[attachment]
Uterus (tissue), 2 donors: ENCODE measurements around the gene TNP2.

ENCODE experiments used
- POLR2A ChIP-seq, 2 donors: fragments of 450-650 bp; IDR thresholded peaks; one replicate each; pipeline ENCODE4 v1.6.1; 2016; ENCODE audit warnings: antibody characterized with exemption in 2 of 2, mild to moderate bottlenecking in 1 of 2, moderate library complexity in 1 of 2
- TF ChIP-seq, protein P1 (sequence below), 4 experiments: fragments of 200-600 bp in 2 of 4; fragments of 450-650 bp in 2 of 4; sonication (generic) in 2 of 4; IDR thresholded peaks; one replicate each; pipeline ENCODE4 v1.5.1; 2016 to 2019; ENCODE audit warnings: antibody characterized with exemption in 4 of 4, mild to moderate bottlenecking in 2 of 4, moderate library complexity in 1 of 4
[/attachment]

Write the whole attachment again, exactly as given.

Uterus (tissue), 2 donors: ENCODE measurements around the gene TNP2.

ENCODE experiments used
- POLR2A ChIP-seq, 2 donors: fragments of 450-650 bp; IDR thresholded peaks; one replicate each; pipeline ENCODE4 v1.6.1; 2016; ENCODE audit warnings: antibody characterized with exemption in 2 of 2, mild to moderate bottlenecking in 1 of 2, moderate library complexity in 1 of 2
- TF ChIP-seq, protein P1 (sequence below), 4 experiments: fragments of 200-600 bp in 2 of 4; fragments of 450-650 bp in 2 of 4; sonication (generic) in 2 of 4; IDR thresholded peaks; one replicate each; pipeline ENCODE4 v1.5.1; 2016 to 2019; ENCODE audit warnings: antibody characterized with exemption in 4 of 4, mild to moderate bottlenecking in 2 of 4, moderate library complexity in 1 of 4